Tom Rutledge, Cablevision Systems Corp.'s new hired gun, says he has "the coolest job in cable." He joins the Bethpage, N.Y.-based MSO this week as its president, New York metropolitan area.
Rutledge — a 24-year veteran of Time Warner Cable and its president until last summer — is going to a decidedly different gig in running the 3-million-subscriber Cablevision, a much smaller operation.
But to Rutledge, that's part of the beauty of the job. Cablevision, with its single headend in one DMA, has already accomplished what many other MSOs are still struggling to do: It's created the mother of all clusters.
Rutledge doesn't think you need to be an MSO on steroids, like the soon-to-merge AT&T Comcast Corp., to thrive in this brave new world of giants. He says he has no plans for any further reorganization and demurred from answering whether Cablevision would be acquiring any more systems to further beef up its greater New York City stronghold.
Last Thursday, when we spoke, there were published reports that Cablevision — and other MSOs, like Charter Communications Inc. and Cox Communications Inc. — are now takeover targets, because of their size. Acquiring Cablevision would be a coup for at least two larger MSOs.
Time Warner Cable, which has all of Manhattan, is the hole in the middle of Cablevision's donut. And the new AT&T Comcast, which will be headquartered in Philadelphia, looms, some might say, menacingly close just to the south and north with its combined systems.
But Rutledge, a true operations guy, isn't thinking about any of that right now. His task is to execute Cablevision's digital rollout. And he's well-poised to do that.
For one thing, much of the foundation is already set. A good portion of Cablevision's plant has been upgraded to accommodate new digital services.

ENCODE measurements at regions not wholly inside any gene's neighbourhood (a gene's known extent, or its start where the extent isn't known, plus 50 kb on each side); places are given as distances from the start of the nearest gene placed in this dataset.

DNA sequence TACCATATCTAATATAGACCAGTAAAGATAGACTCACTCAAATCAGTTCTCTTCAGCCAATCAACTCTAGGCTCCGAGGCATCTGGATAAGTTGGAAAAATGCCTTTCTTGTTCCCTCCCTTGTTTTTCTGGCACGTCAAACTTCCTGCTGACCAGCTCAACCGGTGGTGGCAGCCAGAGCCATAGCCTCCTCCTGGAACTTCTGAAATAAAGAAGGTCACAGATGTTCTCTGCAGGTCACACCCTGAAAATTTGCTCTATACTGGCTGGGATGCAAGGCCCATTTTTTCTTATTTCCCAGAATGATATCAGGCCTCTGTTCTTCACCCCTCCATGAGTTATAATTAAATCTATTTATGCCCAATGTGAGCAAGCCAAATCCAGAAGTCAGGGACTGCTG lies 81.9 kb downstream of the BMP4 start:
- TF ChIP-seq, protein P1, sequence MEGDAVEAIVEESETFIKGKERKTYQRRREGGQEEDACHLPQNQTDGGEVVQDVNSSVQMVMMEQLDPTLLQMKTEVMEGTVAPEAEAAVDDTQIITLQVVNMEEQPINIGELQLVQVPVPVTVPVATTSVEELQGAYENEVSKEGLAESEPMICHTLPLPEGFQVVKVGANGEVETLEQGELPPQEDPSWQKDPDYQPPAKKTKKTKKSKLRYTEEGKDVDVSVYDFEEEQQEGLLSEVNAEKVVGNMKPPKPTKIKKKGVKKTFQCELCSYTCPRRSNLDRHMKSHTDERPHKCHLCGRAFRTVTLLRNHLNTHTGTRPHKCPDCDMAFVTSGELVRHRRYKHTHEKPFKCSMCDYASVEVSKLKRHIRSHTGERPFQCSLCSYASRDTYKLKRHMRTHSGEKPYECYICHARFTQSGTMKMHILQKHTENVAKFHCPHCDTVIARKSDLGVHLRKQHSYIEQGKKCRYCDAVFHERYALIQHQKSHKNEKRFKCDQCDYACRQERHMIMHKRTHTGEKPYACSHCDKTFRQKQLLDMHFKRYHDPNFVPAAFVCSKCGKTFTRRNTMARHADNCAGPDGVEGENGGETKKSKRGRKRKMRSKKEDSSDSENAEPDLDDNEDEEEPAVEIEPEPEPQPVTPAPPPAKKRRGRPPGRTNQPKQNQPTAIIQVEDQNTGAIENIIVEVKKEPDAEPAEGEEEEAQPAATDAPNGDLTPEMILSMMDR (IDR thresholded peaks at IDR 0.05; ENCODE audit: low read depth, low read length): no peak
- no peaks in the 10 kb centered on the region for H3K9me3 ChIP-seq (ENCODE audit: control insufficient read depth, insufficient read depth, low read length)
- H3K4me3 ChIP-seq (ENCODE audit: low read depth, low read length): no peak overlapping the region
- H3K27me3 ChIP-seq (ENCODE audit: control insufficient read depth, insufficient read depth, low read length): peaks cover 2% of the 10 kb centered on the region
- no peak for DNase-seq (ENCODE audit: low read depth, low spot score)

Now, Rutledge's challenge is to make the most of those investments and roll out Cablevision's iO: Interactive Optimum digital service, something the MSO just started to do last October after missing several deadlines.
But Cablevision "had the luxury" of waiting for the souped-up Sony set-top box, which boasts more processing power and a built-in modem for Internet-protocol telephony, Rutledge said. Cablevision had the advantage of offering advanced analog services and could afford to tap its toes, waiting for Sony to get its act together.
Rutledge replaces Joe Azznara, who moved to Cablevision's wired and wireless telephony unit and retired this past fall. According to some sources, the two executives had vastly differing views on how Cablevision should roll out digital.
Soon we will see what they might have been, as Rutledge juggles the rollout and marketing of the digital offering while overseeing the upgrade of the rest of Cablevision's plant. He comes aboard at a crucial stage in the execution of the MSO's digital-video, cable-modem and IP-telephony offerings.
He's got to get the most bang out of that Sony box, serving up video-on-demand, subscription VOD and repurposed content to lure additional subscribers to these new advanced services during an economic recession.
And Cablevision is late — actually last — to the game. But last might be best. There's nothing like learning from others' mistakes. And there were plenty, including the Full Service Network in Orlando, Fla., the pipe dream of Rutledge's alma mater.
At least Rutledge doesn't have the baggage of replacing legacy and inferior digital set-top boxes, a dilemma that the first MSOs to roll out digital must now cope with.